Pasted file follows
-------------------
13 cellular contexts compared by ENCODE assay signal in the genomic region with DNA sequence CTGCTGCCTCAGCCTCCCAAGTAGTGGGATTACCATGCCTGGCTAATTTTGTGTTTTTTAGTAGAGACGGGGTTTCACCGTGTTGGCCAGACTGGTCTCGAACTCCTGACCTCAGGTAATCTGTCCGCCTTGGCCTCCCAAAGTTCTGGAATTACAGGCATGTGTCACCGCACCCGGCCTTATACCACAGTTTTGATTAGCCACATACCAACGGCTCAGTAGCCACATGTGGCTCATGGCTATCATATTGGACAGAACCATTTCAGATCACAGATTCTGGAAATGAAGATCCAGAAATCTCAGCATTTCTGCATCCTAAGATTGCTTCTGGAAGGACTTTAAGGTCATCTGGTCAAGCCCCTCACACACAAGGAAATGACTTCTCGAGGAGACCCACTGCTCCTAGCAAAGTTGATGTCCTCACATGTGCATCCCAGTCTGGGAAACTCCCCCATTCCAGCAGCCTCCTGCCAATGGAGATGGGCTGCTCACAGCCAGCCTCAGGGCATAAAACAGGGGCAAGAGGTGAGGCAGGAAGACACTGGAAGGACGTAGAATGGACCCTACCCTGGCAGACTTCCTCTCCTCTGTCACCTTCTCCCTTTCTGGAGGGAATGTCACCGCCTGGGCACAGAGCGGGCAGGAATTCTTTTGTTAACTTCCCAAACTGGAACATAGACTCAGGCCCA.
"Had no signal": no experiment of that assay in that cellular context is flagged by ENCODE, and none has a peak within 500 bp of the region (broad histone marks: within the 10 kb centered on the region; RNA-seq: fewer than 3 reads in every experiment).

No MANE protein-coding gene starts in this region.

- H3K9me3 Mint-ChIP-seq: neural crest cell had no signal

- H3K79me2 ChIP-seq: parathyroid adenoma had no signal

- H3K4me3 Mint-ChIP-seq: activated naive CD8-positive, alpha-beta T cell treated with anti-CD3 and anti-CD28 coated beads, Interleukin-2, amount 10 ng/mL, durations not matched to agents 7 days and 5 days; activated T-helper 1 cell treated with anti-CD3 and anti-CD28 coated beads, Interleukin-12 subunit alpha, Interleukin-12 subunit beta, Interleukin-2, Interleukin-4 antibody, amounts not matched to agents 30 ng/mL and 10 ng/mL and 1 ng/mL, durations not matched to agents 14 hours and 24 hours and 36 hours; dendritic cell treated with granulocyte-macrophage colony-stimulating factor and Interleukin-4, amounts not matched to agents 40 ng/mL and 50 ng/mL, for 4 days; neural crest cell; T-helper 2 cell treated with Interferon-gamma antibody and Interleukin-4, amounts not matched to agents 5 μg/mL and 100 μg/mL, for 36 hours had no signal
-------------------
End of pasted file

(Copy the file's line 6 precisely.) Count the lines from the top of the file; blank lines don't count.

- H3K4me3 Mint-ChIP-seq: activated naive CD8-positive, alpha-beta T cell treated with anti-CD3 and anti-CD28 coated beads, Interleukin-2, amount 10 ng/mL, durations not matched to agents 7 days and 5 days; activated T-helper 1 cell treated with anti-CD3 and anti-CD28 coated beads, Interleukin-12 subunit alpha, Interleukin-12 subunit beta, Interleukin-2, Interleukin-4 antibody, amounts not matched to agents 30 ng/mL and 10 ng/mL and 1 ng/mL, durations not matched to agents 14 hours and 24 hours and 36 hours; dendritic cell treated with granulocyte-macrophage colony-stimulating factor and Interleukin-4, amounts not matched to agents 40 ng/mL and 50 ng/mL, for 4 days; neural crest cell; T-helper 2 cell treated with Interferon-gamma antibody and Interleukin-4, amounts not matched to agents 5 μg/mL and 100 μg/mL, for 36 hours had no signal